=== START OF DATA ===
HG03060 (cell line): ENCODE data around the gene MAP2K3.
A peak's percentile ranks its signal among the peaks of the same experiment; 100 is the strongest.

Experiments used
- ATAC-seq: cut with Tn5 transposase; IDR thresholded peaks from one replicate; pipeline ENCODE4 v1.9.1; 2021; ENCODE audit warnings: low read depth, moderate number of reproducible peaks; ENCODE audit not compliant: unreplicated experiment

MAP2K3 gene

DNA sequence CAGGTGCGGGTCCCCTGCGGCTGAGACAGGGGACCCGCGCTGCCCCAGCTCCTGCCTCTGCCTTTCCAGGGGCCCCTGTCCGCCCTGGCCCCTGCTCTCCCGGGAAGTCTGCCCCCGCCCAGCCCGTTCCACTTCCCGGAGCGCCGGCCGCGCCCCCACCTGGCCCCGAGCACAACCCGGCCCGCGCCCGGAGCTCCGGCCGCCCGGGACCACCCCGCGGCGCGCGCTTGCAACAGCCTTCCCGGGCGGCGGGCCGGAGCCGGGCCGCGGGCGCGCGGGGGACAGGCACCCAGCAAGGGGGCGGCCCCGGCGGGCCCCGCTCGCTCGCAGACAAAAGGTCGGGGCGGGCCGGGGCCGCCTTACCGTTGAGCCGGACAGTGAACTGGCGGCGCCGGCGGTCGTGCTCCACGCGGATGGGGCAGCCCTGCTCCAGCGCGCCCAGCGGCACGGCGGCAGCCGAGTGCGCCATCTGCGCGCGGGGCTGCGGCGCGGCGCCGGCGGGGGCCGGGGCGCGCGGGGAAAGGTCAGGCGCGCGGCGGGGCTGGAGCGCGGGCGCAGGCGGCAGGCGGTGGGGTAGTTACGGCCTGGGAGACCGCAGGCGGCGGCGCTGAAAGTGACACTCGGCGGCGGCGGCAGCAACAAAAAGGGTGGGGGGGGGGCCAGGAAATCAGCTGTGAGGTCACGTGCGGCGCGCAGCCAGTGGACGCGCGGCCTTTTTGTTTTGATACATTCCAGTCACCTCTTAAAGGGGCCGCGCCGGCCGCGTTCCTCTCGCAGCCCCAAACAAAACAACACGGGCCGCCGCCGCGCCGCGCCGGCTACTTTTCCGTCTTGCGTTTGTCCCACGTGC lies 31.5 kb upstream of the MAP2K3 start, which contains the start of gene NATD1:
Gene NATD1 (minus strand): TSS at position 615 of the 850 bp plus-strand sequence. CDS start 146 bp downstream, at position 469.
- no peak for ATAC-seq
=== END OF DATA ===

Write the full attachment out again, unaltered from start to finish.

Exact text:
HG03060 (cell line): ENCODE data around the gene MAP2K3.
A peak's percentile ranks its signal among the peaks of the same experiment; 100 is the strongest.

Experiments used
- ATAC-seq: cut with Tn5 transposase; IDR thresholded peaks from one replicate; pipeline ENCODE4 v1.9.1; 2021; ENCODE audit warnings: low read depth, moderate number of reproducible peaks; ENCODE audit not compliant: unreplicated experiment

MAP2K3 gene

DNA sequence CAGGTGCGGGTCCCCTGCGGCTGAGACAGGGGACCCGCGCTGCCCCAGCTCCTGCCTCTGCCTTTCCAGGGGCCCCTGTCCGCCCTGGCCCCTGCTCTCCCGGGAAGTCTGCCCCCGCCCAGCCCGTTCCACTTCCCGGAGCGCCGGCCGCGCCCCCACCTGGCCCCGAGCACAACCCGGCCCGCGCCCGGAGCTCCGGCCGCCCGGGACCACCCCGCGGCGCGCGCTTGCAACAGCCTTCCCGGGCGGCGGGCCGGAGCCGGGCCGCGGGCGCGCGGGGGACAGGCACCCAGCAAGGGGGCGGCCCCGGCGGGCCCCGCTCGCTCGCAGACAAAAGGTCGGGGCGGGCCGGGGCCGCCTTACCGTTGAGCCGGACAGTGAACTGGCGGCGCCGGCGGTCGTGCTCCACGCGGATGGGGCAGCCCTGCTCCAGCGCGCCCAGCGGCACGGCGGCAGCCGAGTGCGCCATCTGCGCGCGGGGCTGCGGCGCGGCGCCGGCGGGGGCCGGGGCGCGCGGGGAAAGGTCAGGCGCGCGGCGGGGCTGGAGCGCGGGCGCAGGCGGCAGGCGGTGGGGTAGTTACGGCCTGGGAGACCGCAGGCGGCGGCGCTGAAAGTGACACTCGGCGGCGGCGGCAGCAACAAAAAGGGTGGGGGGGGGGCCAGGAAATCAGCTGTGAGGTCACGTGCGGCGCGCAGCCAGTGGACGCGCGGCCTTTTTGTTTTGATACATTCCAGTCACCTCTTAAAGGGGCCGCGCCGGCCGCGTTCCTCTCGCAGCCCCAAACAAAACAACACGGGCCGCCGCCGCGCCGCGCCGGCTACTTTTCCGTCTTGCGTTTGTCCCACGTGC lies 31.5 kb upstream of the MAP2K3 start, which contains the start of gene NATD1:
Gene NATD1 (minus strand): TSS at position 615 of the 850 bp plus-strand sequence. CDS start 146 bp downstream, at position 469.
- no peak for ATAC-seq